Want to learn more about the Market Urbanism concept? The best way is by reading the books that inspired the movement all along.
Before the term was even popularized, there was a strong intellectual legacy of writers who had called for more open markets—and less government planning—in cities. A number of their books are still influential, and more are being written each year. Here’s a list, although it is by no means exhaustive. If I've left any books out, please suggest them in the comments.
Order Without Design – 2018 — in the latest hot book for Market Urbanists, the NYU economist with a lifetime of studying cities makes the case for less planning and more emergent urban orders.
Land Use Without Zoning - 1972 - shows the negative consequences of urban zoning policies, and the positives of not having any zoning, as found in Houston
The High Cost Of Free Parking – 2005 — minimum parking requirements and free side-street parking, argues the UCLA planning professor, creates congestion, sprawl and high housing prices.
Rethinking Federal Housing Policy - 2008 - co-written with Joseph Gyourko, this imagines a federal housing policy that encourages more housing supply, and income transfers to further fill the gaps.
Triumph Of The City – 2012 – penned by the famed Harvard economist, this is perhaps the most unapologetically pro-density book ever written. Also includes essays about urban history, infrastructure and public administration.
The Continuing City: Urban Morphology In Western Civilization -- 1990 -- traces the physical evolution of cities from ancient times to the present
The Death And Life Of Great American Cities —1961— This one needs little introduction. Jacobs’ magnum opus was an attack on post-WWII federal urban renewal policy, and a celebration of traditional urban neighborhoods and bottom-up placemaking.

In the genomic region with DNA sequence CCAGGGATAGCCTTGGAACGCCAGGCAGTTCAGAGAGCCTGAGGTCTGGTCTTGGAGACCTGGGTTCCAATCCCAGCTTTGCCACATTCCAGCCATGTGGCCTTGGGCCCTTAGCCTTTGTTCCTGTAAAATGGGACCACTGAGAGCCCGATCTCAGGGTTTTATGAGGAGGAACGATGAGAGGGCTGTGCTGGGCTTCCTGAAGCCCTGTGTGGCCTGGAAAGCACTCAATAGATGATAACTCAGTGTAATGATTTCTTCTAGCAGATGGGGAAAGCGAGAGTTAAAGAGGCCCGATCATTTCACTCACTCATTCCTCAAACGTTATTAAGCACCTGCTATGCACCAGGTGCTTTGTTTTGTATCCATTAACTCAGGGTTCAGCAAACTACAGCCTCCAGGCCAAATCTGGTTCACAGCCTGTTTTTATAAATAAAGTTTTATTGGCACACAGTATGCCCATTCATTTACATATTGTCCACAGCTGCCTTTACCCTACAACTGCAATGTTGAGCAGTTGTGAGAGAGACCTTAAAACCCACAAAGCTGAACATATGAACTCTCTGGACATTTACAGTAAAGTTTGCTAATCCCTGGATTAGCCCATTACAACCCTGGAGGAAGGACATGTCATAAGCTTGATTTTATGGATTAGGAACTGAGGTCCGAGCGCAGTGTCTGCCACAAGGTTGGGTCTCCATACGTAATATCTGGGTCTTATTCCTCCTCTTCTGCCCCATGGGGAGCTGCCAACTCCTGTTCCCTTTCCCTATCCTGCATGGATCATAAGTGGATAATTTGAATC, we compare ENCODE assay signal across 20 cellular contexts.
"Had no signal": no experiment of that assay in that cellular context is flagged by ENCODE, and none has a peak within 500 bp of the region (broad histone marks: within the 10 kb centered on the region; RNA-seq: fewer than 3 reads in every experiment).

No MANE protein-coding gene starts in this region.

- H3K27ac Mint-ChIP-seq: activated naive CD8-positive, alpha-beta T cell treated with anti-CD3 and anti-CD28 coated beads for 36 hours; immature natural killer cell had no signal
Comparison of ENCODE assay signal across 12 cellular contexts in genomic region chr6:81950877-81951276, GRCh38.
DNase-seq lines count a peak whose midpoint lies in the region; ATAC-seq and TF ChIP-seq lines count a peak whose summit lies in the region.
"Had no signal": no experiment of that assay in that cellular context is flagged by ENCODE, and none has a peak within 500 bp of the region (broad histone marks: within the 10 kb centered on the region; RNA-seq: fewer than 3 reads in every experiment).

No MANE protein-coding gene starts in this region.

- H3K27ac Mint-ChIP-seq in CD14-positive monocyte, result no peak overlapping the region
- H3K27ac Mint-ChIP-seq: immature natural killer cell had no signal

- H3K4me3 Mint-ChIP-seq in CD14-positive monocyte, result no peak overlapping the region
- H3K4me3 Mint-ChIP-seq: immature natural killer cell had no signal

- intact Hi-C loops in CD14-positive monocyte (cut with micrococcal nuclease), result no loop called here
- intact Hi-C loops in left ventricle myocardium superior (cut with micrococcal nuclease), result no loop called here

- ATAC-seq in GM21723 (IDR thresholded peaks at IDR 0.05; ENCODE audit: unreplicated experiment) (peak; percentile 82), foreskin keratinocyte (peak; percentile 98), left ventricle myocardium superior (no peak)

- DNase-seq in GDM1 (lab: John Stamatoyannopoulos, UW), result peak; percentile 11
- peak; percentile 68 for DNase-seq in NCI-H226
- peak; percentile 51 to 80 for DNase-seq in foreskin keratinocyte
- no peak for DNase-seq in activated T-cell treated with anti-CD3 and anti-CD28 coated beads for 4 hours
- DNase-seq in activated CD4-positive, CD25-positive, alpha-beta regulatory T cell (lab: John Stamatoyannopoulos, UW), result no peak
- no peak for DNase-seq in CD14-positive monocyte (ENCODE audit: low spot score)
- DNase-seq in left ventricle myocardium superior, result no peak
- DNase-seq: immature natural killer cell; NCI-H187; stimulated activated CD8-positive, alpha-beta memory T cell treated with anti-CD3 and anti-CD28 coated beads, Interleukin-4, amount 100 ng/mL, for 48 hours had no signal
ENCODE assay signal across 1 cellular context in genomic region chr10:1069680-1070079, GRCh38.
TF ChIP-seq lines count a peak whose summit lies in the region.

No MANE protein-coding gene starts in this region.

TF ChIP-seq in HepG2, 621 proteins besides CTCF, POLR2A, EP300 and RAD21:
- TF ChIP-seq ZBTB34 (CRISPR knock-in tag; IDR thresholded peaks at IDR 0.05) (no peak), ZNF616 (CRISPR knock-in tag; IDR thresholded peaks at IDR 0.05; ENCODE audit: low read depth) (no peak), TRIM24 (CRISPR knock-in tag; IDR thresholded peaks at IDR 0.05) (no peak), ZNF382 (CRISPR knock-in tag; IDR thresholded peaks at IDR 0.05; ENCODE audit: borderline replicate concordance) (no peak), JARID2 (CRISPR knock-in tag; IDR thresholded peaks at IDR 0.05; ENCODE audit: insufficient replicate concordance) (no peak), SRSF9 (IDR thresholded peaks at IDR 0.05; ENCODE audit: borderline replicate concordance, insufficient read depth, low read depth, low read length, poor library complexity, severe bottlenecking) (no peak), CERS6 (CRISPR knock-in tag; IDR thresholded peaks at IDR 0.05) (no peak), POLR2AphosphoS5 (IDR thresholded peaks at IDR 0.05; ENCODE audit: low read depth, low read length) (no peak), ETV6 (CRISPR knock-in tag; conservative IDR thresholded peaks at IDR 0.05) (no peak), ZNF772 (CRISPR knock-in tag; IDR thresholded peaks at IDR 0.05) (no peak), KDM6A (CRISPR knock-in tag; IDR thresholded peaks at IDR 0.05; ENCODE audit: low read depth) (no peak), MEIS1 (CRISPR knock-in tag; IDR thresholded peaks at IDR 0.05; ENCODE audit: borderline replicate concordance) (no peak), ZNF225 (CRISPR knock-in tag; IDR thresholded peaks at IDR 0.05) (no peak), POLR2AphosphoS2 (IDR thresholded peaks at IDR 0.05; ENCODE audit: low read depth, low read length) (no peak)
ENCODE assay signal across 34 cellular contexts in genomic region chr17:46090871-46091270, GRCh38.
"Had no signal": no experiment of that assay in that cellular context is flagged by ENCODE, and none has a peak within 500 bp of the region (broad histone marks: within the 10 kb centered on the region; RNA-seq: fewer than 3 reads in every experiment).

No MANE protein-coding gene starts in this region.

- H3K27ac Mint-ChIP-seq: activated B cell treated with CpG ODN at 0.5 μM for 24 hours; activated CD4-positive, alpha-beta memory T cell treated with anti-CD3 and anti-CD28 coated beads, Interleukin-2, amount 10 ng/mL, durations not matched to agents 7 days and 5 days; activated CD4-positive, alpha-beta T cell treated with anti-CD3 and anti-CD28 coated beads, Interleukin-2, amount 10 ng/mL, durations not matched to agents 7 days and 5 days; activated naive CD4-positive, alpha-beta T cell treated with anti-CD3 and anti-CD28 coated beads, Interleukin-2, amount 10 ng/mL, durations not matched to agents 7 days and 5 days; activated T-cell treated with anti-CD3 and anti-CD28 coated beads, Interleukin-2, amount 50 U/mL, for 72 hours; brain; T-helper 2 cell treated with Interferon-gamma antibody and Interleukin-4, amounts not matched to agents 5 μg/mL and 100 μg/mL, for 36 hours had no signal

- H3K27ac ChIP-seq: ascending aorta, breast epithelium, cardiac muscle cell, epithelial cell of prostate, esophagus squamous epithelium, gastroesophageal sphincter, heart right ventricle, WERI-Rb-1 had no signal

The Economy Of Cities – 1970 – Expanding on her earlier work, this book looks at how cities organically manage their exports and imports, and grow their industry in general.
Cities And The Wealth Of Nations -- 1985 -- argues that cities, rather than nations, are what drive wealth
The Federal Bulldozer – 1967 – Serving as a compliment to Jacobs’ first book, this also critiqued federal urban renewal policy.
The Rent Is Too Damn High – 2012 – This short e-book, which was published right before high rents became a mainstream urban American issue, became a rallying call for pro-housing activists nationwide.
Government Intervention And Suburban Sprawl: The Case For Market Urbanism — 2017 – Published early this year, and written by the Touro law professor and frequent Market Urbanism Report contributor, this is the only book to ever use Market Urbanism in its title. Lewyn argues that suburban sprawl was partly an outcome of government regulation.
The Voluntary City — 2009 – co-authored with David Beito and Alex Tabarrok, this explains how to revive urban life by encouraging private, voluntary provision of infrastructure, social services and community governance.
The Best-laid Plans - 2007 - uses case studies to show how government urban planning leads to unintended consequences and botched execution, and how market-based planning can work instead
The Color Of Law -- 2017 -- arguably the most important urbanist book of this year, it argues that mid-20th-century government policies had a direct effect in segregating America by race.
The Power Broker – 1975 – This is an exhaustive biography of Robert Moses, the New York City planner who was responsible for shaping (and demolishing) much of New York City.
The Gated City – 2011 – The staff writer at The Economist describes the phenomenon of NIMBYism, and how it is causing many great global cities to become expensive and exclusive.
Zoned in the USA - 2014 - describes the uniquely American urban form that has been created by zoning: sprawling, segregated, car-oriented and infrastructure-intensive
Zoning Rules!: The Economics Of Land Use Regulation – 2015 – A look by the Dartmouth economist at zoning: its history, its perceived benefits, and the real-life problems that it creates.
The Excluded Americans: Homelessness and Housing Policies – 1990 – this analyzes how government housing policy spurs homelessness, and how it can be reformed.
The Social Life Of Small Urban Spaces – 1980 – This book serves both as a primer for how cities can create well-used public spaces, and a critique of government regulations/incentives that discourage them.